'Right-to-die' locked-in syndome patient tweets

Locked-in sufferer Tony Nicklinson Photo:

A locked-in syndrome patient has been captured on film tweeting for the first time. Tony Nicklinson, a former rugby player, suffered a major stroke in Athens in 2005 that left him completely paralysed, though he is not in a vegetative state.

Mr Nicklinson, 57, uses special eye movement technology to access the social networking site. He wrote the message:

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Hello world. I am tony nicklinson, I have locked-in syndrome and this is my first ever tweet. #tony

After being on the website for less than 24 hours, he had almost 2,500 followers including his daughter Lauren. Mr Nicklinson can only communicate by means of a computer, which follows his eye movements.

Software then converts his eye movements into the letters of the alphabet and in turn into words and speech.

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@tonynicklinson Hi Dad! Very proud you are managing to work twitter! See you tomorrow evening. Love lauren xx

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Pls welcome my dad! "@tonynicklinson: Hello world. I am tony nicklinson, I have locked-in syndrome and this is my first ever tweet. #tony"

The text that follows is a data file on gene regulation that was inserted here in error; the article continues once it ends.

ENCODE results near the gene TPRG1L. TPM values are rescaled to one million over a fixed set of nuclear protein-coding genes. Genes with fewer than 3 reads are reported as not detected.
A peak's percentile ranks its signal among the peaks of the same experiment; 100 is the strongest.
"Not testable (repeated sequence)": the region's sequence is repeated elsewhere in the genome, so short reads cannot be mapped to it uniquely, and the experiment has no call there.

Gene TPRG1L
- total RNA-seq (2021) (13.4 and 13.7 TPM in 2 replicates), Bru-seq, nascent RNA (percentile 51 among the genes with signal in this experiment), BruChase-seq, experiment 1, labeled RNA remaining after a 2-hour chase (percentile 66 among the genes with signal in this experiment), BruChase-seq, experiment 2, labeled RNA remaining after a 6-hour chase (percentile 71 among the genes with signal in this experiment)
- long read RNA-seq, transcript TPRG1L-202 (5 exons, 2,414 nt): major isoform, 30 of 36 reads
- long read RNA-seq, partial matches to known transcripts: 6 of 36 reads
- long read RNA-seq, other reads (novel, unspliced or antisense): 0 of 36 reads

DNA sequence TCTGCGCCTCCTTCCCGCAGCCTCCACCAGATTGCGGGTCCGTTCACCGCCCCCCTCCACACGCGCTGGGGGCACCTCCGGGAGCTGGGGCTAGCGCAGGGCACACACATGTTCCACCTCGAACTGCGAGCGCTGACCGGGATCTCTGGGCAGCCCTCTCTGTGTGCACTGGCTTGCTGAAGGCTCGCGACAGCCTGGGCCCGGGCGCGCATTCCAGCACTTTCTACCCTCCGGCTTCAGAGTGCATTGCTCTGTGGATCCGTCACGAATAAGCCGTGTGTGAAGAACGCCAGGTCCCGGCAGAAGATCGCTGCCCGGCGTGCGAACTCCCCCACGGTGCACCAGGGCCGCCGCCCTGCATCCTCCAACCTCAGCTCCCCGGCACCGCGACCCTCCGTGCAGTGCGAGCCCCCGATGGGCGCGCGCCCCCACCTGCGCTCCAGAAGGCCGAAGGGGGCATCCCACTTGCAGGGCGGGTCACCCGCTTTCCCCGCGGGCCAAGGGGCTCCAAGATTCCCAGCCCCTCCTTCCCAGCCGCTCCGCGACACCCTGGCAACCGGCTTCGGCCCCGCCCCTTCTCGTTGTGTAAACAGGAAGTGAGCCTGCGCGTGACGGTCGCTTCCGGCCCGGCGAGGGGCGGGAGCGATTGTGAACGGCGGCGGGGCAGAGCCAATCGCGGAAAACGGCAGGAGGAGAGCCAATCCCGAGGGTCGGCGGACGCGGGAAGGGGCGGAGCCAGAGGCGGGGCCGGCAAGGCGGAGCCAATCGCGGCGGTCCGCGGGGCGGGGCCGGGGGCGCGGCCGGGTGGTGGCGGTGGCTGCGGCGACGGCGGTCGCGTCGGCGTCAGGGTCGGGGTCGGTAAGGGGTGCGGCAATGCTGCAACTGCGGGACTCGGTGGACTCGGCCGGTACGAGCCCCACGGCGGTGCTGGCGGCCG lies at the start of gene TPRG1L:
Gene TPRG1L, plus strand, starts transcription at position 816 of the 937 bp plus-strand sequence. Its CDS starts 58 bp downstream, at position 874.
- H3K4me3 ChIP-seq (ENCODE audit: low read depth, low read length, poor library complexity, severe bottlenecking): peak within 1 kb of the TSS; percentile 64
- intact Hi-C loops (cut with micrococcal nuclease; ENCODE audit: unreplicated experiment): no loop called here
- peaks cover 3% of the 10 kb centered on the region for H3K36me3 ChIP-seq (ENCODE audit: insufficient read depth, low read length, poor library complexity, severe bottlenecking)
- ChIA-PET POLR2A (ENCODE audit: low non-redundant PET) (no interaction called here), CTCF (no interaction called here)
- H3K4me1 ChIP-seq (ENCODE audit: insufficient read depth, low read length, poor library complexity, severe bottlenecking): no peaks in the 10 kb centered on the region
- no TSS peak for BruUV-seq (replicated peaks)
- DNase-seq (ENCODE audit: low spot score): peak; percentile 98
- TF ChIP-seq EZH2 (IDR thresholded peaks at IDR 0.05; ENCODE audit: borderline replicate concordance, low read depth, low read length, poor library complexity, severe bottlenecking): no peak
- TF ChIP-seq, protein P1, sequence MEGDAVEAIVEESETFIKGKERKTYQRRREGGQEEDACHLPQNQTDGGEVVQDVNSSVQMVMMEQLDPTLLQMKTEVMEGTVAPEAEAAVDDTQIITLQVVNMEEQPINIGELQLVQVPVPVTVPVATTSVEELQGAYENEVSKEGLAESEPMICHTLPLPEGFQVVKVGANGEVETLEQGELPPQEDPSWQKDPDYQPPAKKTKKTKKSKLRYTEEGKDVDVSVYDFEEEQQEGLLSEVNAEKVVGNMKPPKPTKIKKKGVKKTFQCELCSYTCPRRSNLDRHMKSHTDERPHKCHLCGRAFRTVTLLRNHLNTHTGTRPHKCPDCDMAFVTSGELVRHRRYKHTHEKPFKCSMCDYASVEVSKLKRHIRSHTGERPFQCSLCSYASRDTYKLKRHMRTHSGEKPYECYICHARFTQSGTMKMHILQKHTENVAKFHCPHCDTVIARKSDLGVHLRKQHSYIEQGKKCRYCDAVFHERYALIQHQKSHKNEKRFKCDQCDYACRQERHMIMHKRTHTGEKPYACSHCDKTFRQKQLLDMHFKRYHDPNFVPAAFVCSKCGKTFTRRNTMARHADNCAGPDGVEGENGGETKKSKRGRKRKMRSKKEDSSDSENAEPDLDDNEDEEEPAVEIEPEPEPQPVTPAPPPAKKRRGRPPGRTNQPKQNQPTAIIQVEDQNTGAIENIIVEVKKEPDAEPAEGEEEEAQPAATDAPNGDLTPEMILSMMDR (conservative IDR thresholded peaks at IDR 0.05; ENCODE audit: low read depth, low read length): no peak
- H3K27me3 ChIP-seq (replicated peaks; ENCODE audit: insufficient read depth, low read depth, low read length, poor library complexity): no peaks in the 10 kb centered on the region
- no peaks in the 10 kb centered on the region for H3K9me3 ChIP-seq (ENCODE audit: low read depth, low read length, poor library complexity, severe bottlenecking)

Channel 4 posted a video of the first time Mr Nicklinson tweeted. They reported that it is believed to be the first time ever a patient with this condition has tweeted using special eye movement technology.

Father of two, Mr Nicklinson became notable after he won the first round of his right to die case earlier this year. On Monday, he will go to the High Court with his family to ague that a doctor should be allowed to lawfully end his life. He summed as his life as "dull, miserable, demeaning, undignified and intolerable".

In an earlier statement, Mr Nicklinson said:

I have no privacy or dignity left. I am washed, dressed and put to bed by carers who are, after all, still strangers. I am fed up with my life and don't want to spend the next 20 years or so like this.

In the proceedings, Mr Nicklinson, who suffered a stroke in 2005 while on a business trip to Athens, is asking the High Court to grant declarations that a doctor could intervene to end his "indignity", with his consent and with him making the decision with full mental capacity, and have a "common law defence of necessity" against any murder charge.

Mr Nicklinson's wife Jane explained that his story will be featuring as part of a Channel 4 Dispatches programme on 18 June.